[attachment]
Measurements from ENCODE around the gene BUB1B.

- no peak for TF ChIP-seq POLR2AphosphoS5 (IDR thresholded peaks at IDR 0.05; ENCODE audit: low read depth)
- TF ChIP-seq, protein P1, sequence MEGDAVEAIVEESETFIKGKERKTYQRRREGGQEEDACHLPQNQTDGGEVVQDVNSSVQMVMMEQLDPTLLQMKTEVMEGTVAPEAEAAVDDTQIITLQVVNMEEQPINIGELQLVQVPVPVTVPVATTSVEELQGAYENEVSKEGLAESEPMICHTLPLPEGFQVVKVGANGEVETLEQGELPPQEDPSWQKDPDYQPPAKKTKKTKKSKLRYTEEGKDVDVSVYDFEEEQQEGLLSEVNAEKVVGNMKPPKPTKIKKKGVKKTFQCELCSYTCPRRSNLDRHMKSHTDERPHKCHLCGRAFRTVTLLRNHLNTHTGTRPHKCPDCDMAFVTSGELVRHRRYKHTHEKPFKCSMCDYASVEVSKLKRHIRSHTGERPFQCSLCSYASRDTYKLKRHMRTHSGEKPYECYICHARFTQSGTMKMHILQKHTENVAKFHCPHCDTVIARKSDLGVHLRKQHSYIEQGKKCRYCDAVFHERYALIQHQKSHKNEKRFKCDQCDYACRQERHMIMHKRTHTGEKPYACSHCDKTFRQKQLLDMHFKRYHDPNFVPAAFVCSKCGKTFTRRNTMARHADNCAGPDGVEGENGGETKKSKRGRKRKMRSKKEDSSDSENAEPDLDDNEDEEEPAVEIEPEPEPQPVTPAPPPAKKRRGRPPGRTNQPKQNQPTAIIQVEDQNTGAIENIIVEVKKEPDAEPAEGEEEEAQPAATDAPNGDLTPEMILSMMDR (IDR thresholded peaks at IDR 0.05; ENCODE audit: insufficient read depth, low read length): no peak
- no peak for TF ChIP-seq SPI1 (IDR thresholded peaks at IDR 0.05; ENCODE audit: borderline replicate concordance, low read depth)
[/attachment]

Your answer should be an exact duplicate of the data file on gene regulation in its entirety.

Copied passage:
Measurements from ENCODE around the gene BUB1B.

- no peak for TF ChIP-seq POLR2AphosphoS5 (IDR thresholded peaks at IDR 0.05; ENCODE audit: low read depth)
- TF ChIP-seq, protein P1, sequence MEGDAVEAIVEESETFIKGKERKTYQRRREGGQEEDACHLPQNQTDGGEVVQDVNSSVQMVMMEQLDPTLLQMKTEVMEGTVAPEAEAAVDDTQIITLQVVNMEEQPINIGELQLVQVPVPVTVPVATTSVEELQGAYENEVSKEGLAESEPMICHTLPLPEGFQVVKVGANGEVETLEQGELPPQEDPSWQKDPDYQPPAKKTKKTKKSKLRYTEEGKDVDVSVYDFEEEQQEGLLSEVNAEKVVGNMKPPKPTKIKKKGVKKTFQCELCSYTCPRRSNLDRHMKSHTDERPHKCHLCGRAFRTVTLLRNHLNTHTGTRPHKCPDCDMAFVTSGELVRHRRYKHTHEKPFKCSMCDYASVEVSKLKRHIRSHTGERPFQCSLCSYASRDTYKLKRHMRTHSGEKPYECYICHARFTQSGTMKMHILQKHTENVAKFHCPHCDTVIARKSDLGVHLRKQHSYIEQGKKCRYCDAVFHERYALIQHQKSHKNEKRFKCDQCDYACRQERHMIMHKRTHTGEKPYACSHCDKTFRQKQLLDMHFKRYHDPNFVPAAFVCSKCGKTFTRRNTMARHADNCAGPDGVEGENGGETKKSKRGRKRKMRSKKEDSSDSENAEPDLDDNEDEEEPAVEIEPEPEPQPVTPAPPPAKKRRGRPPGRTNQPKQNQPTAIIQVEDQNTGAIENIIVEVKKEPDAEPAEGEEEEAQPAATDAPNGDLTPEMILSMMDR (IDR thresholded peaks at IDR 0.05; ENCODE audit: insufficient read depth, low read length): no peak
- no peak for TF ChIP-seq SPI1 (IDR thresholded peaks at IDR 0.05; ENCODE audit: borderline replicate concordance, low read depth)